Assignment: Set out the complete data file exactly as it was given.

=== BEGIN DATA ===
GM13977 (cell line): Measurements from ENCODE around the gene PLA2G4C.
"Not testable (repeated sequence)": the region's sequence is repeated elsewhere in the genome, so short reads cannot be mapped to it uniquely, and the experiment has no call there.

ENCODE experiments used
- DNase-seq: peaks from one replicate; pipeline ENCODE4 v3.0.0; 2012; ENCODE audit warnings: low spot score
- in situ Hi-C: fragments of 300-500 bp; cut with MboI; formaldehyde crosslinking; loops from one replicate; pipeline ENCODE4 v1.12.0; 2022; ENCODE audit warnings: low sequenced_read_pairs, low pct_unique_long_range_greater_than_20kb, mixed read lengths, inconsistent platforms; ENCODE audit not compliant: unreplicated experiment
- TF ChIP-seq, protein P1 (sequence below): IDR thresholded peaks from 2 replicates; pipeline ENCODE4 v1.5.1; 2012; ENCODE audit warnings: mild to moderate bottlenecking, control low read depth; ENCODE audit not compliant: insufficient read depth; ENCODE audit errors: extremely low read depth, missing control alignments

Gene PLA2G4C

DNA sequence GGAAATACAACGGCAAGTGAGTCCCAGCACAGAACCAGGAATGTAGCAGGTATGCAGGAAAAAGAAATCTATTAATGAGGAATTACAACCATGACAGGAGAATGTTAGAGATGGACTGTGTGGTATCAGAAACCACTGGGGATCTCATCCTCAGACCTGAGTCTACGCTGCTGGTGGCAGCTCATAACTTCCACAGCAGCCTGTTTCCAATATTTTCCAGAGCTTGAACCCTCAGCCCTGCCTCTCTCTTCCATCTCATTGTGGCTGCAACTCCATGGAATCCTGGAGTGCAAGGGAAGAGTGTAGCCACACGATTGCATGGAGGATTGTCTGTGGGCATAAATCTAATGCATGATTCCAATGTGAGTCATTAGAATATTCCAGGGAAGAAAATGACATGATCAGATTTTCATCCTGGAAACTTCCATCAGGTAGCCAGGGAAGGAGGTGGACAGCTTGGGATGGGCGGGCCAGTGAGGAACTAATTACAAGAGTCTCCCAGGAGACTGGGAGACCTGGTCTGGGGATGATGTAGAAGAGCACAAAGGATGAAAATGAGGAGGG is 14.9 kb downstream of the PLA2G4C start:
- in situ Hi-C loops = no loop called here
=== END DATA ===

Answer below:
GM13977 (cell line): Measurements from ENCODE around the gene PLA2G4C.
"Not testable (repeated sequence)": the region's sequence is repeated elsewhere in the genome, so short reads cannot be mapped to it uniquely, and the experiment has no call there.

ENCODE experiments used
- DNase-seq: peaks from one replicate; pipeline ENCODE4 v3.0.0; 2012; ENCODE audit warnings: low spot score
- in situ Hi-C: fragments of 300-500 bp; cut with MboI; formaldehyde crosslinking; loops from one replicate; pipeline ENCODE4 v1.12.0; 2022; ENCODE audit warnings: low sequenced_read_pairs, low pct_unique_long_range_greater_than_20kb, mixed read lengths, inconsistent platforms; ENCODE audit not compliant: unreplicated experiment
- TF ChIP-seq, protein P1 (sequence below): IDR thresholded peaks from 2 replicates; pipeline ENCODE4 v1.5.1; 2012; ENCODE audit warnings: mild to moderate bottlenecking, control low read depth; ENCODE audit not compliant: insufficient read depth; ENCODE audit errors: extremely low read depth, missing control alignments

Gene PLA2G4C

DNA sequence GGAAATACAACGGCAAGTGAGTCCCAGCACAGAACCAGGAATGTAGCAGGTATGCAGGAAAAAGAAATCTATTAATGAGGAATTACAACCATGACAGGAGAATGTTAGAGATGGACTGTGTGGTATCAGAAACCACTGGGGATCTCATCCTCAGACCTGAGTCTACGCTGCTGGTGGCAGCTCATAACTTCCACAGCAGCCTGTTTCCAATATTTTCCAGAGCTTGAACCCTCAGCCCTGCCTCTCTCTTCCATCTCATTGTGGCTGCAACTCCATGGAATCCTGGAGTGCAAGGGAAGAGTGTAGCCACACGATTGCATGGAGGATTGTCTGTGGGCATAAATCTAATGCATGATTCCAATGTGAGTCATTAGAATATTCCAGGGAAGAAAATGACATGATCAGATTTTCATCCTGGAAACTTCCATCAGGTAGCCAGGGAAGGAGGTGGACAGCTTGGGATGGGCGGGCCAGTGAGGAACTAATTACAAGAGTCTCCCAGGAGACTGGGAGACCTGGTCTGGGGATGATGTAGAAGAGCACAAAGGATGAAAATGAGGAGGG is 14.9 kb downstream of the PLA2G4C start:
- in situ Hi-C loops = no loop called here